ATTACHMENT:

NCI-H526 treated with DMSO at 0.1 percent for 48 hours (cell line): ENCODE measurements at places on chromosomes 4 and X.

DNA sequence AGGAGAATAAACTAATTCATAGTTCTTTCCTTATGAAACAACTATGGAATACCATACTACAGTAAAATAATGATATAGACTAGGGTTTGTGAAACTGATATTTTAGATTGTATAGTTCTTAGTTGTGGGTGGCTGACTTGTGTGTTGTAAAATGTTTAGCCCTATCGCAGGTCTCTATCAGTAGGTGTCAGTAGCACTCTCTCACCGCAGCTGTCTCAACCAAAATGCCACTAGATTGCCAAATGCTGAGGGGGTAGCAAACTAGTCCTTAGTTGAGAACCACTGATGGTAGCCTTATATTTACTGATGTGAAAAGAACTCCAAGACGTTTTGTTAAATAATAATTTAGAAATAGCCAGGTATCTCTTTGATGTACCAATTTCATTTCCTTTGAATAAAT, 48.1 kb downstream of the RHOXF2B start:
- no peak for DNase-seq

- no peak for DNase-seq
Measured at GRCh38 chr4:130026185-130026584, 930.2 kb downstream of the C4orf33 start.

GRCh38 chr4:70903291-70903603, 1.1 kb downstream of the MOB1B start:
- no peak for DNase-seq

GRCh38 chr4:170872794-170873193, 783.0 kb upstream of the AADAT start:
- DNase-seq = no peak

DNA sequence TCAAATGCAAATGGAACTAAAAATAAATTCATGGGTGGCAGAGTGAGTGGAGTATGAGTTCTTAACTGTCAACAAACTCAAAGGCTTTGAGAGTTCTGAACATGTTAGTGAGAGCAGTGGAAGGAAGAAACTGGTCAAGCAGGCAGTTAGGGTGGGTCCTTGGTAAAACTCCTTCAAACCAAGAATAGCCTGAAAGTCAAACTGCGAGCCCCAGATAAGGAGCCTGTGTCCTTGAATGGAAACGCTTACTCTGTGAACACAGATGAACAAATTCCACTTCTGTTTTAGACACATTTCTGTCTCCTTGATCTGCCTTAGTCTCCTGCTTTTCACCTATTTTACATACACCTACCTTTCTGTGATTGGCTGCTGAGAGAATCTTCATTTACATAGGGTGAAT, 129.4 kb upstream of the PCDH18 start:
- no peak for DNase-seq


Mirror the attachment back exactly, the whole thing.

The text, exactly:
NCI-H526 treated with DMSO at 0.1 percent for 48 hours (cell line): ENCODE measurements at places on chromosomes 4 and X.

DNA sequence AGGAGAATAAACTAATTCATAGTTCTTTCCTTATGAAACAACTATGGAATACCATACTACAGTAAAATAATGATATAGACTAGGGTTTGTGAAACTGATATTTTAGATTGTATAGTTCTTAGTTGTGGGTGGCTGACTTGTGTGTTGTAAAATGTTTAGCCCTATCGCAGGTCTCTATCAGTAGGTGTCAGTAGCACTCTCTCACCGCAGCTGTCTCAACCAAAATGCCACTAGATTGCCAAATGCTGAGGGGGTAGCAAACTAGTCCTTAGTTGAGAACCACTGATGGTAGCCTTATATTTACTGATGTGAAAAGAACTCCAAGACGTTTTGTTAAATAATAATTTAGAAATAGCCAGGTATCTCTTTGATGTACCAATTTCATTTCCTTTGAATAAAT, 48.1 kb downstream of the RHOXF2B start:
- no peak for DNase-seq

- no peak for DNase-seq
Measured at GRCh38 chr4:130026185-130026584, 930.2 kb downstream of the C4orf33 start.

GRCh38 chr4:70903291-70903603, 1.1 kb downstream of the MOB1B start:
- no peak for DNase-seq

GRCh38 chr4:170872794-170873193, 783.0 kb upstream of the AADAT start:
- DNase-seq = no peak

DNA sequence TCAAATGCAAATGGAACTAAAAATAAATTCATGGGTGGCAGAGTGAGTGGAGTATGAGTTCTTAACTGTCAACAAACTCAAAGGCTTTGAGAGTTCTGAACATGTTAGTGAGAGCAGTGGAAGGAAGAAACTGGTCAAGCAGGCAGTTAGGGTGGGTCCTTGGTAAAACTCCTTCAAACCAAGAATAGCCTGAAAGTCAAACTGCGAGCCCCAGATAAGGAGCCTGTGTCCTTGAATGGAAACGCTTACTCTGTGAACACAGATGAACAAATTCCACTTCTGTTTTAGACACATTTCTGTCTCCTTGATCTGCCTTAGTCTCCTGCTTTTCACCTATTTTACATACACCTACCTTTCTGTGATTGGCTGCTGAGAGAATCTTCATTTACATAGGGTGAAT, 129.4 kb upstream of the PCDH18 start:
- no peak for DNase-seq